Women In Business History Who Should Never Be Forgotten
Women have torn down borders and cracked glass ceilings throughout history. Historically speaking, legal hurdles, social norms, and financial barriers have all posed a formidable challenge for women in business.
Before women were permitted the right to vote and before women were legally allowed to own land, women were significantly contributing to the success of businesses large and small. When the U.S. fought in raging wars, and the stock markets crashed, women saved the economy by going to work.
From iron mills in the 1800s to digital security corporations in the 21st century, women have shown that they can do anything. Passionate women have long been powerful in organizing change. Take a moment to read about and remember these few women in business history whose life and accomplishments should never be forgotten.
Rebecca Pennock Lukens (1784-1854)
Rebecca Lukens was one of the very first women in business. She purchased her father’s business after his death, birthed her sixth child, and turned a struggling iron company into a successful empire.
When the transportation revolution hit in the early 1800’s, Lukens’ iron was at the top of the list for steamboats and railroads. During the economic explosion, Rebecca also launched her own store, warehouse, and freight agency.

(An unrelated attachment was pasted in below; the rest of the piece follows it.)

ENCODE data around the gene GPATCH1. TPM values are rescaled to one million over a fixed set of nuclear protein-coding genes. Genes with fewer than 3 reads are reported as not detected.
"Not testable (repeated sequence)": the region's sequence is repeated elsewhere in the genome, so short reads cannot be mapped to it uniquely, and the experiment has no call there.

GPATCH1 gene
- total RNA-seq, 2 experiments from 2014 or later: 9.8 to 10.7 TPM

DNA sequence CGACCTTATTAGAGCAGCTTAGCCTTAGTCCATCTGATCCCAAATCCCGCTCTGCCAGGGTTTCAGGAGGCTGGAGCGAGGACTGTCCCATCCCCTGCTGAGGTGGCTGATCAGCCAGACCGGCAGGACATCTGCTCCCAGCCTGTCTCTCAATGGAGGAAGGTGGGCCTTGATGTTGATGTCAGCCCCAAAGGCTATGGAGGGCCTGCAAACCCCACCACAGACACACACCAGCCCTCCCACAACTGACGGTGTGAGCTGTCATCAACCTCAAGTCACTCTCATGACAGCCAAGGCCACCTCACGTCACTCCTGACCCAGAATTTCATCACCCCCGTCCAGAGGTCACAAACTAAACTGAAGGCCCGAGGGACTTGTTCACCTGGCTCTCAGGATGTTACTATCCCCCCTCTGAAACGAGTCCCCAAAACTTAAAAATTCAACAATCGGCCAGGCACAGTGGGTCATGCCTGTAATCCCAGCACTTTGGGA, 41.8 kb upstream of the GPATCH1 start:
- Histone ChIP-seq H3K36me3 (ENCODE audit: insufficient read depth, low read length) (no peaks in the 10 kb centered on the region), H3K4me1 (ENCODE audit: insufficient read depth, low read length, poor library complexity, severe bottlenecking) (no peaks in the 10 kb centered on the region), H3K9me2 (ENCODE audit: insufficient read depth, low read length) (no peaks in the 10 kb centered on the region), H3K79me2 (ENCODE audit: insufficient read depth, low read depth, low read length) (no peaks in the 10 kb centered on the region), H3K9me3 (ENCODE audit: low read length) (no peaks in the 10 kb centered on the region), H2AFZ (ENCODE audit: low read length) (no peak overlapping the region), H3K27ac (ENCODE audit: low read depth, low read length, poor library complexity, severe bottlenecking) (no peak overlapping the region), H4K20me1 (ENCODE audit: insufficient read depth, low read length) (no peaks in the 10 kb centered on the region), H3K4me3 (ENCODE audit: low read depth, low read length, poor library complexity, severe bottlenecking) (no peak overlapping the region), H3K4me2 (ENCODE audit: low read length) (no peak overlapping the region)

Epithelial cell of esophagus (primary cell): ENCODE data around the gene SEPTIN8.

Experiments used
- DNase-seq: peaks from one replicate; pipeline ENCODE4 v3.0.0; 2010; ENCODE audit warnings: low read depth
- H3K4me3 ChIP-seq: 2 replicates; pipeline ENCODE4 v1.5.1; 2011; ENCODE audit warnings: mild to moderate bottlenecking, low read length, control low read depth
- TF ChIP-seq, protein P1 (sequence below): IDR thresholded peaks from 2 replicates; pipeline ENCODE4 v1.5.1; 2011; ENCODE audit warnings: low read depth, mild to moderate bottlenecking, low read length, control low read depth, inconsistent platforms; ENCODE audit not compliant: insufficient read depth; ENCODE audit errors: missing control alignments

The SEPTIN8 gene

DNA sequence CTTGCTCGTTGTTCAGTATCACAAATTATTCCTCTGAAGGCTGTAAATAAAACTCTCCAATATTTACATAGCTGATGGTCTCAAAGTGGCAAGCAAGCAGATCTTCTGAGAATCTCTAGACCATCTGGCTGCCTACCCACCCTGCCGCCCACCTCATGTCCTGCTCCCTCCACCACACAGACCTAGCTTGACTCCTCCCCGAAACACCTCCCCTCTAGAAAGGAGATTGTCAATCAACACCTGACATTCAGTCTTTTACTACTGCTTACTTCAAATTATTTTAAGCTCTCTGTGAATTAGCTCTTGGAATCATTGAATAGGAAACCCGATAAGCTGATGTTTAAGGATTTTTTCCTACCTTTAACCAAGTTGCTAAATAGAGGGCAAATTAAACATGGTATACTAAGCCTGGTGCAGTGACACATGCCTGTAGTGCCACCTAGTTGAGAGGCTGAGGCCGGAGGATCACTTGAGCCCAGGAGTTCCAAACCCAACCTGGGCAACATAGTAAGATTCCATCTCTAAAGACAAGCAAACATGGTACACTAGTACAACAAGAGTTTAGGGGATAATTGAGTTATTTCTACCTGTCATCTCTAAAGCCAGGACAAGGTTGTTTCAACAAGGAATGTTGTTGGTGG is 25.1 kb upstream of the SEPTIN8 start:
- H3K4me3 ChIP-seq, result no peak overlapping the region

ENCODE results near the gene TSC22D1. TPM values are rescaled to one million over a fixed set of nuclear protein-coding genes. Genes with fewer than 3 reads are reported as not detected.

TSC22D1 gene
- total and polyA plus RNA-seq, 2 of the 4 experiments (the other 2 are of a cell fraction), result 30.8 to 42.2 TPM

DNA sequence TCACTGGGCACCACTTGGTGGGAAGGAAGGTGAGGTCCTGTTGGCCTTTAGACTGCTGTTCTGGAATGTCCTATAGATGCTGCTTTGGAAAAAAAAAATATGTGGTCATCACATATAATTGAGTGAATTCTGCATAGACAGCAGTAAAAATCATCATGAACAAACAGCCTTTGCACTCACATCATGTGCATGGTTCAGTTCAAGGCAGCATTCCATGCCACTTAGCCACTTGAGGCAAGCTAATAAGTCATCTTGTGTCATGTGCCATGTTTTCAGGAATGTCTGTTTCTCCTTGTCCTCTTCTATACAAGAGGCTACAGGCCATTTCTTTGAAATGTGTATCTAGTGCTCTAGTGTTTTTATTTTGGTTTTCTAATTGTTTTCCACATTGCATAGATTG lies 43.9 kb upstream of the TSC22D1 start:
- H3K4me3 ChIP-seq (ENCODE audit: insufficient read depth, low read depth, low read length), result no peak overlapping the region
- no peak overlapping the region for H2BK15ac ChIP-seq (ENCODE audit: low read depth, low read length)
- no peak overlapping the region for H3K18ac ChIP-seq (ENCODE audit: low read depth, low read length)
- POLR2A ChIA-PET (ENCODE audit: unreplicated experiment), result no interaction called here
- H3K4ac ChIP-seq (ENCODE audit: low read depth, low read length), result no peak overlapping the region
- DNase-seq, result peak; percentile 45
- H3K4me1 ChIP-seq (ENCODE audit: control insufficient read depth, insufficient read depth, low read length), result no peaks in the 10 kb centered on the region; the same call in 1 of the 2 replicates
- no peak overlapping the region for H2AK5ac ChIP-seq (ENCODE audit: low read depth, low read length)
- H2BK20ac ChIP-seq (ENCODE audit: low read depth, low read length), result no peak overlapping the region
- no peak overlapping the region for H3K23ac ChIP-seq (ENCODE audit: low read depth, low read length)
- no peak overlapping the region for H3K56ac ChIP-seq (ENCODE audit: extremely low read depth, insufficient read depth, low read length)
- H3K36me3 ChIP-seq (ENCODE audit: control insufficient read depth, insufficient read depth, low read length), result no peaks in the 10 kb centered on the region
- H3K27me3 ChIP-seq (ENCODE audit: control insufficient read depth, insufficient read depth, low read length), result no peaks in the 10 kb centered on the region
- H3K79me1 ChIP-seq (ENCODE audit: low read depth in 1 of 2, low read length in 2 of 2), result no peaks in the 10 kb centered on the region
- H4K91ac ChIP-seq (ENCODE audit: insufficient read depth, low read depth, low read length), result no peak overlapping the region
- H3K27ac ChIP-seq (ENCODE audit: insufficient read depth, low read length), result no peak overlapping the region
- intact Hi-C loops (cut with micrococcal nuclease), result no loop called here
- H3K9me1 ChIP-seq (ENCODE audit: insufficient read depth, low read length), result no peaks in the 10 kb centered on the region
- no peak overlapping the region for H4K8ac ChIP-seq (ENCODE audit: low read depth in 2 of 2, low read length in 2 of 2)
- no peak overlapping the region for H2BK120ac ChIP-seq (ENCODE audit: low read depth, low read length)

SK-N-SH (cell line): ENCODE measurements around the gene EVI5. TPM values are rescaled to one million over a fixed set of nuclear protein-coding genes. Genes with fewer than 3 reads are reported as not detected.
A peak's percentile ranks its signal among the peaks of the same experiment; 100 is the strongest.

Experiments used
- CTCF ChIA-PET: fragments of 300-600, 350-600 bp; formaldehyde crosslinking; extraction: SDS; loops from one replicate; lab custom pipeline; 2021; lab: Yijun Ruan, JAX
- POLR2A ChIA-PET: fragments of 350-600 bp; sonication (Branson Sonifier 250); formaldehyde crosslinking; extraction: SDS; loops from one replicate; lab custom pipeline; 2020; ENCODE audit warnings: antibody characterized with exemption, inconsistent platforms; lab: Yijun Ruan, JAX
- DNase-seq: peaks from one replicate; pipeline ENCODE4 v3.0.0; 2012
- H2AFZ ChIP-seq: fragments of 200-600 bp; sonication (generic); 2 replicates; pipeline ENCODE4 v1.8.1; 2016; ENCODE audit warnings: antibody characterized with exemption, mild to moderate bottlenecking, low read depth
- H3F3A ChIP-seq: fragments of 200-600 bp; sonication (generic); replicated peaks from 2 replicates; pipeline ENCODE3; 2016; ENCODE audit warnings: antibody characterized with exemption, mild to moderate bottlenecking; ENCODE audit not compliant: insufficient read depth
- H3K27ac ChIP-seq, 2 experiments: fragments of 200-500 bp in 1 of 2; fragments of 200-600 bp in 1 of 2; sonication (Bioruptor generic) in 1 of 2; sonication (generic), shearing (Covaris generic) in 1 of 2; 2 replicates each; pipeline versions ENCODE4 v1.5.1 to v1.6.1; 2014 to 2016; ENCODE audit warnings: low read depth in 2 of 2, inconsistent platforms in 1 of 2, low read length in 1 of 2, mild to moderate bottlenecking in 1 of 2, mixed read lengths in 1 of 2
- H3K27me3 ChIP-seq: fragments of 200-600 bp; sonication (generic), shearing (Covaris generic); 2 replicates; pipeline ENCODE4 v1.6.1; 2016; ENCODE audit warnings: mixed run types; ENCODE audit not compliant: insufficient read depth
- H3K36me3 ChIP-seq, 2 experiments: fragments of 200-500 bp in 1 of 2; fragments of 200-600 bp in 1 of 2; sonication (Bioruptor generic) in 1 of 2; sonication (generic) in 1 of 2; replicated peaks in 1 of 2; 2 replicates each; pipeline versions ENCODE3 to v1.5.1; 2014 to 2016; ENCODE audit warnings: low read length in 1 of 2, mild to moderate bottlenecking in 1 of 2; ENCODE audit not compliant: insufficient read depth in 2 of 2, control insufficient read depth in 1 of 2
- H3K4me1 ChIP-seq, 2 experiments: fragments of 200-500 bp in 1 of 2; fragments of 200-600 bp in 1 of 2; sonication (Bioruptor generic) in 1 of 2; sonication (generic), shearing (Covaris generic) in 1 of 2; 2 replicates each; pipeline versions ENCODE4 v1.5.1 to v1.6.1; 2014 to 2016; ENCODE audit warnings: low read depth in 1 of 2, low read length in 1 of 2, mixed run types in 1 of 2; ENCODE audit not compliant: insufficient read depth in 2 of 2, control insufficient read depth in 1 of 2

Bridget ‘Biddy’ Mason (1818-1891)
Biddy Mason was born to break the proverbial mold. Born into slavery, Mason fought and won her freedom (and the freedom of her three children), in the 1850s, after her owners moved to California (a free state).
Ten years after gaining her freedom, Bridget became one of the very first African American women to own her own piece of land. She purchased a commercial piece of property for $250, and from that, built her own real estate empire worth $300,000 by the year 1884.
Jane Addams (1860-1935)
Jane Addams won the Nobel Peace Prize in 1931 for her contribution to society and social activism. More than her social contribution to the world, Addams was quite the genius at fundraising, statistical knowledge, and business management.
In 1889, Jane co-founded America’s very first settlement house for immigrant women, The Hull House. The facility aimed to educate women and children in subjects such as sewing, art, music, history, botany, and literature (among other subjects).
Katharine Meyer Graham (1917-2001)
The rise to the top for Katharine Meyer Graham gave new meaning to the waiting game. Katharine’s father bought the Washington Post at a bankruptcy auction in 1933, and later left the company to her alcoholic husband post mortem.
Shortly after inheriting the company, Philip Graham committed suicide. Katharine gained full ownership of The Washington Post, and since has worked tirelessly to develop one of the leading empires in mass media.